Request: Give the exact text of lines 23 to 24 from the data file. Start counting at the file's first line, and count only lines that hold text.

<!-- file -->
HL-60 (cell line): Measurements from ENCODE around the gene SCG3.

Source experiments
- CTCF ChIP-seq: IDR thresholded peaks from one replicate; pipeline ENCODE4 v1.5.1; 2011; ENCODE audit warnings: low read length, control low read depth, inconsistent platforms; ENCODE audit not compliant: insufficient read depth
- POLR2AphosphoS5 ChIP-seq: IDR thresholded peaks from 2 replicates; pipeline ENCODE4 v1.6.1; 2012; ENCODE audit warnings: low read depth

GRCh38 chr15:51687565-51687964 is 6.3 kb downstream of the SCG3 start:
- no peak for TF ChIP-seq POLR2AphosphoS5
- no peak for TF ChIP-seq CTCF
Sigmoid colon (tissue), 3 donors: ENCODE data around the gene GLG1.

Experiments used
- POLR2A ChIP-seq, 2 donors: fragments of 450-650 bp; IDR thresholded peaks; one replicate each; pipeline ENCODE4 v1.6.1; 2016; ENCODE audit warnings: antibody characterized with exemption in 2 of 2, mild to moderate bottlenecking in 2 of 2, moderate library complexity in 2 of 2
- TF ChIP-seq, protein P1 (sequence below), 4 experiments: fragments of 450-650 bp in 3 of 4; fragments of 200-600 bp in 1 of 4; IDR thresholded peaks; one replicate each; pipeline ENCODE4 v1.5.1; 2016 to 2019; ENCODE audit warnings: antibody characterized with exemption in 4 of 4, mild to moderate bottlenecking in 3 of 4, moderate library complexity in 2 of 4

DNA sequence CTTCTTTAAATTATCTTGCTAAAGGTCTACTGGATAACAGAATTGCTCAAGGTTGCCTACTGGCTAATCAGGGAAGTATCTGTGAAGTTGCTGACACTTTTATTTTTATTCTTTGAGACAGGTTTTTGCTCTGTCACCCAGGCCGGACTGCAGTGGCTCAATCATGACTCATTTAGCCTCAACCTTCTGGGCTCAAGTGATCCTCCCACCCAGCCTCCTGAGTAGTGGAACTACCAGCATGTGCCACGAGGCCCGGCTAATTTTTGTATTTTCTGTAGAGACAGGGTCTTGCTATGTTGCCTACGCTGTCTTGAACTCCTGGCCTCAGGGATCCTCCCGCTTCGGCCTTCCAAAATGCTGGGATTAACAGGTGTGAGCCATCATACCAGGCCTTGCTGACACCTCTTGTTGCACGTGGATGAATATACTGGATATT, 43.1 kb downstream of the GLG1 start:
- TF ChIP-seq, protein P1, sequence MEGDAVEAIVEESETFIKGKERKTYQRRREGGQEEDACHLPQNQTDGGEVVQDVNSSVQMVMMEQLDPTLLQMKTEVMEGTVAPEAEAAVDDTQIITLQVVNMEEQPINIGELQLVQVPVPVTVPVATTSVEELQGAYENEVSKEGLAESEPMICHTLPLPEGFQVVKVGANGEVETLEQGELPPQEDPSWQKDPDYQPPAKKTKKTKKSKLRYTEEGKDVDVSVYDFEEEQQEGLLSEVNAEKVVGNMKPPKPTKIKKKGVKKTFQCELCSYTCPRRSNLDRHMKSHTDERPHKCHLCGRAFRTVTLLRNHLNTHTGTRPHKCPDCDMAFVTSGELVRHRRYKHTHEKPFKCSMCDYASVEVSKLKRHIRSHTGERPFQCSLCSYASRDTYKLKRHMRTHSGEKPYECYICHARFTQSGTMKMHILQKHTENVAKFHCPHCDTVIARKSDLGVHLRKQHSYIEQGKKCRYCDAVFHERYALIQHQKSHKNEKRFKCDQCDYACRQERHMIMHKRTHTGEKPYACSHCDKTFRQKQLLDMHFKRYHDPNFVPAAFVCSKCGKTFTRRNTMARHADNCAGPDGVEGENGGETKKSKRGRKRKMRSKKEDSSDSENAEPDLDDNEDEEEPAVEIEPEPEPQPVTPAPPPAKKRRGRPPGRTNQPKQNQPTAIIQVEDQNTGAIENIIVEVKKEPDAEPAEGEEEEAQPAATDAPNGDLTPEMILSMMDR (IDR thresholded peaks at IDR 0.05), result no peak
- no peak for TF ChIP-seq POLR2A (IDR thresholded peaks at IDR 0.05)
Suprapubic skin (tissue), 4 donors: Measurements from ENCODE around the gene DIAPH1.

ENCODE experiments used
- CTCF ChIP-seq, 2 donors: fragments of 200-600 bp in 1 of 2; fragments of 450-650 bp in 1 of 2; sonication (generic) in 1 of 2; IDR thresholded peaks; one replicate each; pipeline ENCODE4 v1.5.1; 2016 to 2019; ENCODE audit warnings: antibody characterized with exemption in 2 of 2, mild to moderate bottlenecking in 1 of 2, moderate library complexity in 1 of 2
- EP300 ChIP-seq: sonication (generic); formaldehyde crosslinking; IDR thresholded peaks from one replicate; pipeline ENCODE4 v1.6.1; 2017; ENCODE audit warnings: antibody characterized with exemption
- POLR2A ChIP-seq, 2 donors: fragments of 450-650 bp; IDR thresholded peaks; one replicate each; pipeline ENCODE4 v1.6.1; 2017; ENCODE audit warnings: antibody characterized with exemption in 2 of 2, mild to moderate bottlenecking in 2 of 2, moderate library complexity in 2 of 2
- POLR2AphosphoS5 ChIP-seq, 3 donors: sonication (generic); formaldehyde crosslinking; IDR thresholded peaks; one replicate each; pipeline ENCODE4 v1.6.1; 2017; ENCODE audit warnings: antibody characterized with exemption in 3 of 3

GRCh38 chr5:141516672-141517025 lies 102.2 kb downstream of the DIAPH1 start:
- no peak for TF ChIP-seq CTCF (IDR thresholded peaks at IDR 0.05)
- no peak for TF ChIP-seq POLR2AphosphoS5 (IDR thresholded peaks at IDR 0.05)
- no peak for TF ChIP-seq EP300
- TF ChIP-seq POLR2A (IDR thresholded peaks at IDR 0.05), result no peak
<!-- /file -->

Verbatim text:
- no peak for TF ChIP-seq POLR2AphosphoS5 (IDR thresholded peaks at IDR 0.05)
- no peak for TF ChIP-seq EP300